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The Issaquah Press
Issaquah, Washington
July 29, 2009     The Issaquah Press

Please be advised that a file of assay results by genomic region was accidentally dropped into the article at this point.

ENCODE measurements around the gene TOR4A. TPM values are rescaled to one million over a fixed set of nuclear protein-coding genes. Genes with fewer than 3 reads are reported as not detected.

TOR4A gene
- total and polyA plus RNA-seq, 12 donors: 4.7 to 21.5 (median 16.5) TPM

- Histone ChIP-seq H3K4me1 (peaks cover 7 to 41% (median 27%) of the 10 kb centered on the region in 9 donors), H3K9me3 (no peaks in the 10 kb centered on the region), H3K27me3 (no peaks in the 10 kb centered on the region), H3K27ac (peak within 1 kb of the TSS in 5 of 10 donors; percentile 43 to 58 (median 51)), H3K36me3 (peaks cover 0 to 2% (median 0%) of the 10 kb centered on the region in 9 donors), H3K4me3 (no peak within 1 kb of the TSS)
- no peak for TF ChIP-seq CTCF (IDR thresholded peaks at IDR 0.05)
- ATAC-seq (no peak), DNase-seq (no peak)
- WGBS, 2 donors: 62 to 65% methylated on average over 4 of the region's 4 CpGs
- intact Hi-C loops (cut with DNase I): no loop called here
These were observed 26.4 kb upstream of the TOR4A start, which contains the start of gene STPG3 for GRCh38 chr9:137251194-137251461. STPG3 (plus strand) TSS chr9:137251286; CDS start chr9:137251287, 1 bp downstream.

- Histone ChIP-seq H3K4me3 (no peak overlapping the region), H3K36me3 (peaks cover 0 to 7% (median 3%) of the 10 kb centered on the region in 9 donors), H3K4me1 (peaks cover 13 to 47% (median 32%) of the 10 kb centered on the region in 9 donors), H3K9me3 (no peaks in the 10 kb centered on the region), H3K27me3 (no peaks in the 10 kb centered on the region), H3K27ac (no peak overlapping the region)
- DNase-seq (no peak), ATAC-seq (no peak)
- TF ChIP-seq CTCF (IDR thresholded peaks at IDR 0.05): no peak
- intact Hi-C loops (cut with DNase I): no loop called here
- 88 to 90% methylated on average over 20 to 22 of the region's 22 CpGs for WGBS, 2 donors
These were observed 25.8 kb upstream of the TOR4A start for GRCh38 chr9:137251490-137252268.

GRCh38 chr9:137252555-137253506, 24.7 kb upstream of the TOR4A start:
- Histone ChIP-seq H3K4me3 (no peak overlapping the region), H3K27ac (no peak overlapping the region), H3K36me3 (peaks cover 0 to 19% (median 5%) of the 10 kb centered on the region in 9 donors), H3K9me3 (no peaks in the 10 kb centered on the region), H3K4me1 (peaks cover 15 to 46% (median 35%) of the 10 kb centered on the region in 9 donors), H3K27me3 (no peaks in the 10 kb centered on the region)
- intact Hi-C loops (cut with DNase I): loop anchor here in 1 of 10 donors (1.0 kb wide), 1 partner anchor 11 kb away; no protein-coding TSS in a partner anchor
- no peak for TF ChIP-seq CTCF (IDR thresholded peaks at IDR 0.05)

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. _Plami . lUHIP HI |lllii llLUllilmllilllilll SECTION B THE ISSAQUAH PRESS C,0MMUNITY WEDNESDAY, JULY 29, 2009 BY ADAM ESCHBACH Gymnastics Instructor len Cook works with 6-year-old Miya Nakata on the balance beam at Gymnastics East, an Issaquah institution for 30 years. Tumblin' tots roll through good times and bad #00nnastics East is a home away from home for children, families | BY CHANTELLE LUSEBRINK umbling and flipping through good times is something Gym- nastics East families are used to, but when the vaulting gets tough, they stick the landing by sticking together. "We're a family," said Roberta Dries, gym co-owner, whose chil- dren began practicing there in the late 1980s, Gymnastics East has been an Is- saquah staple for 30 years, but re- cently reopened on Mall Street. Their spring-loaded floors are more than a venue for learning to tumble or entering the realm of competitive gymnastics. Gymnas- tics East is home to generations of gynmasts who teach, participate and volunteer. "It is a home away from home," Dries said, adding her daughter Tamara also instructs at the gym. "It says something about the coaches when children are coming back, and now coaching them- selves," said instructor Liesl Ker- sher. What began as a little gym tucked away on Front Street North in 1979, opened by Jan Wanzer, has grown into a three-location conglomeration in Issaquah, Belle- vue and Preston, owned by some of the students who studied under her. "She brought gymnastics to the community," Dries said. "If she thought Issaquah wanted a show, she would host it. In fact, she'd tear up the floor of Gymnastics East and put it on Front Street for Salmon Days, or she would pack it up to the Seattle Center at Christ- mastime so the girls could per- form." Wanzer also teamed up with the city Parks and Recreation Depart- ment to offer classes to children interested in gymnastics. "She always tried to involve the community in the gym. It really felt like the community had own- ership of the gym," said Missy Miller, another co-owner who has ONTHEWEB vvwvv.gymnastieseast.com Worked with the gym for 18 years and also practiced there as a teen. Despite opening new locations, and for a time moving out of Is- saquah, the gym has remained in touch with its community spirit, and families from Is- saquah have remained their sta- pie business. "We have always been a part of this community," said Ryan Fleisher, an office.manager and former gymnast. As much as this town has grown and changed around us, we are still like our own small town here. Everyone knows each other." Now, in a new soon-to-be 4,000- square-foot location, the,gym's co- owners said they couldn t be hap- pier to be in Issaquah. "Every little girl wants to do a cartwheel," said instructor Shirley Arnold. "That is what brings them here, and what keeps them here is they can grow with us." Arnold said she has firsthand knowledge as her daughter- turned-co-owner Kin] Thomson started with the gym and has stayed her entire life. Thomson's daughter, Melissa Thomson, will also begin teaching classes at the gym soon. When their gymnasts go on to college or move from the gym to other programs or activities, they often phone friends and coaches at Gymnastics East when they are homesick, Thomson said, adding she gets text messages and phone calls for advice. "I understand. It was hard for me to leave," she said. "So, I did- n't. I came back to teach, because I wanted to give back to a family See GYMNASTICS, Page B3 BY MICHAEL JOHNSON / NEWERA PHOTOGI{APHY Paul Yount and his son Karl, regular train depot visitors, check out the G-scale model trains at a layout set up on a flatbed railroad car, during the annual Issaquah Train Show put on by the Northwest Pacific Z-Scalers. Climb aboard Histop00 Museums' t00rain show BY ANGELO GROSSO All aboard for Issaquah's an- nual train show Aug. 1! The Issaquah History Museums is hosting its fourth annual Train Show from 10 a.m. - 4 p.m. Issaquah has a long history with trains, dating back more than 120 years, with the creation of the Gilman Train Station in 1889. In fact, the city was origi- nally named Gilman after the train station. "The purpose is to bring his- tory of trains with Issaquah to the people of Issaquah," volun- teer coordinator Karen Klein said. "We want to get people in- terested in the history of Is- saquah and that involves trains." There will be model trains on display, an air horn to blow, and a speeder will be going up and down the tracks. The Northwest Pacific Z- Scalers will have their z-scale (very small) model layouts on hand. They will also have build- your-own trains at the Lego train center display. "The Lego trains are great for the whole family," said Z-Scaler Tom Gilchrist. "The whole show is for families. There's something for everyone". There will also be a garden railroad display, titled G-Scale. These are the types of trains that people usually have in their gar- dens and flowerbeds. The Puget Sound Garden Railroad Club will showcase its live steam engine train that utilizes steam to get the train running. "This event only happens once a year in Issaquah," Gilchrist said. "Our goal is to support the Issaquah Historical Society, espe- cially the train depot." The Train Show is free with museum admission, which is $2 for adults and $1 for children. Family passes are available. Do- nations would be great and are welcome, Klein said. "It's a very positive experi- ence," she said. "People get very excited and really enjoy them- selves. A lot of parents and adults become children again when it comes to the some of the displays, especially the air horn!" Reach intern Angelo Grosso at iss. press@isspress.com. Comment on this story at www.issaquahpress, corn It BY ADAM ESCHBACH At left, gymnastics instmcor Roberta Diles works with Sophia Beams on her handstand. Diies just started working at the Gymnastics East facility in Issaquah at the beginning of July and has 16 children in her class. At dght, balancing on the balance beam, Miya Nakata lifts her arms to distribute her weight.